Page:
Delicate fabrics such as satin, are elegant and luxurious. Because of its fluid lines and draping ease, any designer finds this fabric tempting. You must handle it with care, though. Once you make stitch marks, it looks like the chances of restoring the fabric to all of it's original glory diminish. With a few simple steps, you will be able to mend your satin material and finish your creation as if you had made no markings.
Align your satin's exposed fibers made from your stitch mark punctures. Although stitch marks are minuscule, yo can see visible fibers. Place your fabric on your work surface and run your fingers along its naturally weaved grain.
Cut your clear patch in the size of the area that needs mending. If you are repairing a complete side seam, you will need to purchase several repair kits. Most manufacturers do not sell this item by the yard or strip.
Turn over your fabric. If you are working with a garment, turn it inside out. Place the smooth side of the adhesive on the wrong side of your fabric or garment. Cover the area with a towel, fabric scrap or press cloth. You must cover the area to avoid damage to your iron or satin.
Set your iron on the "wool" setting. Press the iron approximately 10 to 15 seconds. Do not glide the iron. If you are mending a large section, lift your iron and press onto the next section. You will overlap sections with the iron.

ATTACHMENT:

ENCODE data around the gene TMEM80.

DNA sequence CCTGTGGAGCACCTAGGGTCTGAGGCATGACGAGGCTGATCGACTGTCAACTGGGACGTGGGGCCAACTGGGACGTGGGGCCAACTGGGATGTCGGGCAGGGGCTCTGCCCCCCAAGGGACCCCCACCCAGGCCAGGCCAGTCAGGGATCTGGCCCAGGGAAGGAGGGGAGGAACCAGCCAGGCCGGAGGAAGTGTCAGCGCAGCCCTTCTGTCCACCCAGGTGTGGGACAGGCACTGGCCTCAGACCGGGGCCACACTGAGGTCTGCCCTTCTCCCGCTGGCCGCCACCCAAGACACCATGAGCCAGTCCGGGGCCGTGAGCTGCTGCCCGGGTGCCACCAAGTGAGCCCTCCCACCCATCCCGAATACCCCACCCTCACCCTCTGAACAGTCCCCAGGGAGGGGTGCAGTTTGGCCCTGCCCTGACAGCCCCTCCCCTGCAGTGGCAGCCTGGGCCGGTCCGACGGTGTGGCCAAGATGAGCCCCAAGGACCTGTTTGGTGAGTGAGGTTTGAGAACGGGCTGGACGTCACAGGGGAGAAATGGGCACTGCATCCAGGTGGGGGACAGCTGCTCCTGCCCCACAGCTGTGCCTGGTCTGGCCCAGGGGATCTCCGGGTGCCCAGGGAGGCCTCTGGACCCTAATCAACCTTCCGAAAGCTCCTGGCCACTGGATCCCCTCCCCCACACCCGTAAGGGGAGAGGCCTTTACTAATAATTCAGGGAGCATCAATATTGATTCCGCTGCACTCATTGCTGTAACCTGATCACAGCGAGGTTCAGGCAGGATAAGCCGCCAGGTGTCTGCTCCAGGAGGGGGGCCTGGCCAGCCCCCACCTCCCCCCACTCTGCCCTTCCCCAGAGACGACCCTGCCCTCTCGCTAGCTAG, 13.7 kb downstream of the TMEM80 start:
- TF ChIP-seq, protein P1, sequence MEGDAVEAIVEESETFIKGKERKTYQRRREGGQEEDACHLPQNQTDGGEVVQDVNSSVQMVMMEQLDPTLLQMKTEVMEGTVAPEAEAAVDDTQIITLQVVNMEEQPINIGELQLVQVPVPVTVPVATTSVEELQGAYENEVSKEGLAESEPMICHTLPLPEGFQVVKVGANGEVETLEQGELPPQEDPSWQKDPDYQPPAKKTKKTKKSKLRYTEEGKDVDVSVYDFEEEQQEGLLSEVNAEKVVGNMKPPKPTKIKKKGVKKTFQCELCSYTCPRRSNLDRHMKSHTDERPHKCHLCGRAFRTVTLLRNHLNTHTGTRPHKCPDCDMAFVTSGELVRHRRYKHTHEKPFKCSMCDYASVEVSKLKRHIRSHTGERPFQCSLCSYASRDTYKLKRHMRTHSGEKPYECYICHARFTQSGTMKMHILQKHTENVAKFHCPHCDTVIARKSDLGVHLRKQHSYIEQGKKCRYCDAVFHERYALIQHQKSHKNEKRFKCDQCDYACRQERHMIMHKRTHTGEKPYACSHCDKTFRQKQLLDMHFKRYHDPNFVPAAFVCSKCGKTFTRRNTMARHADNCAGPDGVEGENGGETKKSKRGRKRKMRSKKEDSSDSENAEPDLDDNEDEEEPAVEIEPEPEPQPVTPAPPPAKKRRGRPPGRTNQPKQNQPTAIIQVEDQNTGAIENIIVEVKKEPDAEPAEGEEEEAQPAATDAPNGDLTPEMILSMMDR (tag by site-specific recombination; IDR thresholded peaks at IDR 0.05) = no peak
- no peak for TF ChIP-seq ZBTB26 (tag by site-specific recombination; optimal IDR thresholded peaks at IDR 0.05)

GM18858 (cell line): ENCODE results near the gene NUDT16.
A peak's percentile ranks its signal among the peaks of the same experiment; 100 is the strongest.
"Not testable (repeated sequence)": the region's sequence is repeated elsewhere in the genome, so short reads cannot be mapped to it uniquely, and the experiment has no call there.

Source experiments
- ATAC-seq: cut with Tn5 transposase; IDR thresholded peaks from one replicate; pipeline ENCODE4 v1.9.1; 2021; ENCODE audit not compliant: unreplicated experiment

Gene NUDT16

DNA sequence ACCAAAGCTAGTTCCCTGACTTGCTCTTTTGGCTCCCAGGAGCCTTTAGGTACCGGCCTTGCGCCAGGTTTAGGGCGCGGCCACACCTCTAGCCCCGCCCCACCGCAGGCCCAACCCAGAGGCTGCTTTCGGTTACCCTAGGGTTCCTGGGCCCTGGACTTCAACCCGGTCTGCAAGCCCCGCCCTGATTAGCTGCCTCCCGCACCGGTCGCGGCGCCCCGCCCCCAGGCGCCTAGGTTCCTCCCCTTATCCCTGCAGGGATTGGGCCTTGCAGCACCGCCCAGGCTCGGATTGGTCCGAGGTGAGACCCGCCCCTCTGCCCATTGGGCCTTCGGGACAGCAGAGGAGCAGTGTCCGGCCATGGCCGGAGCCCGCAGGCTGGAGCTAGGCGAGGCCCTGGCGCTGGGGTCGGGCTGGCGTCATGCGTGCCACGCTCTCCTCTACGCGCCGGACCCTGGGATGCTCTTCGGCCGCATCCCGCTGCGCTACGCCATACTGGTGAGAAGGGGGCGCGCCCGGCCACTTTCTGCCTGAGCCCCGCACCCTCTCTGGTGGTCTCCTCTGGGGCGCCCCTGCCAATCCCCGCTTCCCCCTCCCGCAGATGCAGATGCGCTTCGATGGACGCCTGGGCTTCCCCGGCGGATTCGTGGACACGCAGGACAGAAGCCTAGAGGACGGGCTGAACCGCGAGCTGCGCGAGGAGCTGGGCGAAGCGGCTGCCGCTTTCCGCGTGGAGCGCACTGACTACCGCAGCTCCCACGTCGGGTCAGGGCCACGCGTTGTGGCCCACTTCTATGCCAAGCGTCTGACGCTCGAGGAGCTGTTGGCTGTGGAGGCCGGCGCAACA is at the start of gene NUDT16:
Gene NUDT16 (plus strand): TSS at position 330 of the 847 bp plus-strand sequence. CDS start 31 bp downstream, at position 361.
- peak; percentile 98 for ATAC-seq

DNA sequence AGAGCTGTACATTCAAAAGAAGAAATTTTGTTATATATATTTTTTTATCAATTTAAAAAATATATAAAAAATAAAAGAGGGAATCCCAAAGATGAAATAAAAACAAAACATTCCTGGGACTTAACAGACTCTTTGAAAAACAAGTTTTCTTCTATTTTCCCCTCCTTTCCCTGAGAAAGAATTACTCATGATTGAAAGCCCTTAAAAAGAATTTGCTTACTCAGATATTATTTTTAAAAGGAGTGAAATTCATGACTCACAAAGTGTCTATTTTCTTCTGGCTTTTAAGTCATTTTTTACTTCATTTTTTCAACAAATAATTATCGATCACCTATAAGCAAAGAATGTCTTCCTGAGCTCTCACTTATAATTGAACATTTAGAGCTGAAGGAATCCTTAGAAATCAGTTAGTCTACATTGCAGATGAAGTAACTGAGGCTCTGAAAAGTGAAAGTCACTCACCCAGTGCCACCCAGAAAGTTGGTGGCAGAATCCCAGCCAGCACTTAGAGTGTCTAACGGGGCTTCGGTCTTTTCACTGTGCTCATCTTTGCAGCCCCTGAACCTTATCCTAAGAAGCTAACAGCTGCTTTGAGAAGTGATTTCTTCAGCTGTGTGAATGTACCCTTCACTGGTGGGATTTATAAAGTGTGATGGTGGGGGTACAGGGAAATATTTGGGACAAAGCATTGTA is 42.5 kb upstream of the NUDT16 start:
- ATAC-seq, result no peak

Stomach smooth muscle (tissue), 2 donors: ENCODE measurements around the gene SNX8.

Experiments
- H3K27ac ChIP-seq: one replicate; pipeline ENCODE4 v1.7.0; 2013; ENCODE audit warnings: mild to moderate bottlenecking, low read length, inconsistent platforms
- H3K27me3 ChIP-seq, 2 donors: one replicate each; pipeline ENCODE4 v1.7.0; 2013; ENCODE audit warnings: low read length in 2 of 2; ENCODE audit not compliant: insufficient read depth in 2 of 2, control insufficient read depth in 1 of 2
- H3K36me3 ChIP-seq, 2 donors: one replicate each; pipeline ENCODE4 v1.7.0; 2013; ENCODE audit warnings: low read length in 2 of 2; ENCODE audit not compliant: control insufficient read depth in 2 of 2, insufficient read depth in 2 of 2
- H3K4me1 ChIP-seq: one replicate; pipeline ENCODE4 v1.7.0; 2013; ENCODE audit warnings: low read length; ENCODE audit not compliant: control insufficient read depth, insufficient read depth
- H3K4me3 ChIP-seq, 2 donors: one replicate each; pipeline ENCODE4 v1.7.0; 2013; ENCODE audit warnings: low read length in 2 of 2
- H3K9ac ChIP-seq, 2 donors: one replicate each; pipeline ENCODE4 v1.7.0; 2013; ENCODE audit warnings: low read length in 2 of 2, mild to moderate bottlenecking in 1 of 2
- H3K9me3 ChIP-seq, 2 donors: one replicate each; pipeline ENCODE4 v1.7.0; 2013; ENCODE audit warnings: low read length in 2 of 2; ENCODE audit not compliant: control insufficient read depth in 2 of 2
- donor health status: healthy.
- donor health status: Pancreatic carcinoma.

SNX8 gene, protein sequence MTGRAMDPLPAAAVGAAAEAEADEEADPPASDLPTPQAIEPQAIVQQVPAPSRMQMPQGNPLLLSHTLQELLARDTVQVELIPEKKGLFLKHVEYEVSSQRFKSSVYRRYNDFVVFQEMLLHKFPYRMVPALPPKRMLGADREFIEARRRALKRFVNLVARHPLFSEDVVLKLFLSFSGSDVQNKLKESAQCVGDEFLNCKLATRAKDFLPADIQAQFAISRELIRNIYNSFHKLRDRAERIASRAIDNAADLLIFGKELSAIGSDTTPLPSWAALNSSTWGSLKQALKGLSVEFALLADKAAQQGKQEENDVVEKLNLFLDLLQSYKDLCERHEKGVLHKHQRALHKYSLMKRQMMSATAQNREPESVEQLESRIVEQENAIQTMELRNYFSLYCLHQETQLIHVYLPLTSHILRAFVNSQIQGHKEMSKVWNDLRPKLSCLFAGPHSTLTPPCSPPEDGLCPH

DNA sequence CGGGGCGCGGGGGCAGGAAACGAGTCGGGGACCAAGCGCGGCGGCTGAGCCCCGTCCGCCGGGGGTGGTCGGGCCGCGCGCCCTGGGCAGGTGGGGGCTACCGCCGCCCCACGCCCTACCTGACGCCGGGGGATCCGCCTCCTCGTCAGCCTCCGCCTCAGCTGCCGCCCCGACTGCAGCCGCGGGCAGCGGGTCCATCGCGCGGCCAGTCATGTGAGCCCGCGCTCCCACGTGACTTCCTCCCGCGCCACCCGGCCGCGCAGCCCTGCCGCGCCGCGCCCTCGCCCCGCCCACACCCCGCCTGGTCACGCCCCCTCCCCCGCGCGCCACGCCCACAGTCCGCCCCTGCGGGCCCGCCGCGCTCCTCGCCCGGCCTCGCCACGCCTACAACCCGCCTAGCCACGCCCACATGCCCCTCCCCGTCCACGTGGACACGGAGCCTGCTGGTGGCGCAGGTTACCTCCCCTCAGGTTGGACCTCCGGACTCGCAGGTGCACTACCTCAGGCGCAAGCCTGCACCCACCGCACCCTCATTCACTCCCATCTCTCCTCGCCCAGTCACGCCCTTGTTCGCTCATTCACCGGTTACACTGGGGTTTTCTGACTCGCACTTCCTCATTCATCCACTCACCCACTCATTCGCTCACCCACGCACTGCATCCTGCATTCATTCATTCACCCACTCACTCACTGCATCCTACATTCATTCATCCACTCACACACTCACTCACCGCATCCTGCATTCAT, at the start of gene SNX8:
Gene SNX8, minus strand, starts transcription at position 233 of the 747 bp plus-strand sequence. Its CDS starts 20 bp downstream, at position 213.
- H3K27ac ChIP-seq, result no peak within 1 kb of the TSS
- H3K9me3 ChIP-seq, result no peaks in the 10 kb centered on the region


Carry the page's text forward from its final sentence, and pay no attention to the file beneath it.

Flip the fabric over and repeat. Cover the right side of your fabric with your towel or press cloth and press for another 10 to 15 seconds.
Check the bond of your fabric. If the stitch marks are severe, flip the fabric over to its wrong side and repeat the process. If you are working with medium or heavier weight satin, press for approximately 15 to 30 seconds.
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- "The Sewing Book"; Alison Smith; 2009
Mercedes Valladares is the founder of M721Organics and has been an independent designer for over 15 years. Her work experience commenced during college with manufacturers based in New York and Hong Kong. Her education includes LIM College, International Fine Arts College and design certification from the Paris Fashion Institute. She produces eco-crafting videos and writes recycling articles online.